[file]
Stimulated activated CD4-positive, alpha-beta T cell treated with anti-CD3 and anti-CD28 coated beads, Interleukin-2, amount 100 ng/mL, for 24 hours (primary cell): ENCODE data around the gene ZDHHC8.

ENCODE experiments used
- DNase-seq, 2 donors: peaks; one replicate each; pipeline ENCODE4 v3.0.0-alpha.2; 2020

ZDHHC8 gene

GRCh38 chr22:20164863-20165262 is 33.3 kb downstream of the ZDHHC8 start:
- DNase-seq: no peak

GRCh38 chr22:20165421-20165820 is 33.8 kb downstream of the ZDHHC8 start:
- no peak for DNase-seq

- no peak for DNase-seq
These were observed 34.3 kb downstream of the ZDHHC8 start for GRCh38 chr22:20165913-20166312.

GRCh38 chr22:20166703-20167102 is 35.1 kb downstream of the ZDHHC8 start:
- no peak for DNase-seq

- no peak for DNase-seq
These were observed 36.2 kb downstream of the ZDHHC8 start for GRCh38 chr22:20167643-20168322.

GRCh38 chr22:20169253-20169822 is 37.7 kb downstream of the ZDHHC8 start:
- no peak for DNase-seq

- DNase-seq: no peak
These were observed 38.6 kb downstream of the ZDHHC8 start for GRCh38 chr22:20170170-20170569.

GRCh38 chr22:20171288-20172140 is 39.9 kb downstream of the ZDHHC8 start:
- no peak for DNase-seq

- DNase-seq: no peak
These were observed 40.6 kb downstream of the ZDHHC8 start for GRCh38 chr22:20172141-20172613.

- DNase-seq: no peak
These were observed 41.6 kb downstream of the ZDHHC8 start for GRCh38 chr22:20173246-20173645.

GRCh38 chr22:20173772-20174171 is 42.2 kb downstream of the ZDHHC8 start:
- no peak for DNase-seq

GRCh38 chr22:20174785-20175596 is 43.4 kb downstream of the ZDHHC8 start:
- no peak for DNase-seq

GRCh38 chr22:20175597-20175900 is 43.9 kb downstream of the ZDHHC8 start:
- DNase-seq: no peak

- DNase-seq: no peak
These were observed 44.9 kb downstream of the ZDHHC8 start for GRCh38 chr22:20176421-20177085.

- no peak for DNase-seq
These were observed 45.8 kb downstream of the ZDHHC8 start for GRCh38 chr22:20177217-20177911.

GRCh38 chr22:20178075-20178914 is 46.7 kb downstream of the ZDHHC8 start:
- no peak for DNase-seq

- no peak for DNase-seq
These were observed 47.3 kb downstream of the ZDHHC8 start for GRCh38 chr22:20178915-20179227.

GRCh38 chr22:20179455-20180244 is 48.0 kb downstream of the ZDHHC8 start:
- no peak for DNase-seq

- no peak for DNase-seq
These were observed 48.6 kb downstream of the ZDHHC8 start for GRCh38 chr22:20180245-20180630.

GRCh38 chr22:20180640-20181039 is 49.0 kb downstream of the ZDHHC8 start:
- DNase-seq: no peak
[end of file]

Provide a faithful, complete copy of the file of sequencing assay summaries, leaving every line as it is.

Stimulated activated CD4-positive, alpha-beta T cell treated with anti-CD3 and anti-CD28 coated beads, Interleukin-2, amount 100 ng/mL, for 24 hours (primary cell): ENCODE data around the gene ZDHHC8.

ENCODE experiments used
- DNase-seq, 2 donors: peaks; one replicate each; pipeline ENCODE4 v3.0.0-alpha.2; 2020

ZDHHC8 gene

GRCh38 chr22:20164863-20165262 is 33.3 kb downstream of the ZDHHC8 start:
- DNase-seq: no peak

GRCh38 chr22:20165421-20165820 is 33.8 kb downstream of the ZDHHC8 start:
- no peak for DNase-seq

- no peak for DNase-seq
These were observed 34.3 kb downstream of the ZDHHC8 start for GRCh38 chr22:20165913-20166312.

GRCh38 chr22:20166703-20167102 is 35.1 kb downstream of the ZDHHC8 start:
- no peak for DNase-seq

- no peak for DNase-seq
These were observed 36.2 kb downstream of the ZDHHC8 start for GRCh38 chr22:20167643-20168322.

GRCh38 chr22:20169253-20169822 is 37.7 kb downstream of the ZDHHC8 start:
- no peak for DNase-seq

- DNase-seq: no peak
These were observed 38.6 kb downstream of the ZDHHC8 start for GRCh38 chr22:20170170-20170569.

GRCh38 chr22:20171288-20172140 is 39.9 kb downstream of the ZDHHC8 start:
- no peak for DNase-seq

- DNase-seq: no peak
These were observed 40.6 kb downstream of the ZDHHC8 start for GRCh38 chr22:20172141-20172613.

- DNase-seq: no peak
These were observed 41.6 kb downstream of the ZDHHC8 start for GRCh38 chr22:20173246-20173645.

GRCh38 chr22:20173772-20174171 is 42.2 kb downstream of the ZDHHC8 start:
- no peak for DNase-seq

GRCh38 chr22:20174785-20175596 is 43.4 kb downstream of the ZDHHC8 start:
- no peak for DNase-seq

GRCh38 chr22:20175597-20175900 is 43.9 kb downstream of the ZDHHC8 start:
- DNase-seq: no peak

- DNase-seq: no peak
These were observed 44.9 kb downstream of the ZDHHC8 start for GRCh38 chr22:20176421-20177085.

- no peak for DNase-seq
These were observed 45.8 kb downstream of the ZDHHC8 start for GRCh38 chr22:20177217-20177911.

GRCh38 chr22:20178075-20178914 is 46.7 kb downstream of the ZDHHC8 start:
- no peak for DNase-seq

- no peak for DNase-seq
These were observed 47.3 kb downstream of the ZDHHC8 start for GRCh38 chr22:20178915-20179227.

GRCh38 chr22:20179455-20180244 is 48.0 kb downstream of the ZDHHC8 start:
- no peak for DNase-seq

- no peak for DNase-seq
These were observed 48.6 kb downstream of the ZDHHC8 start for GRCh38 chr22:20180245-20180630.

GRCh38 chr22:20180640-20181039 is 49.0 kb downstream of the ZDHHC8 start:
- DNase-seq: no peak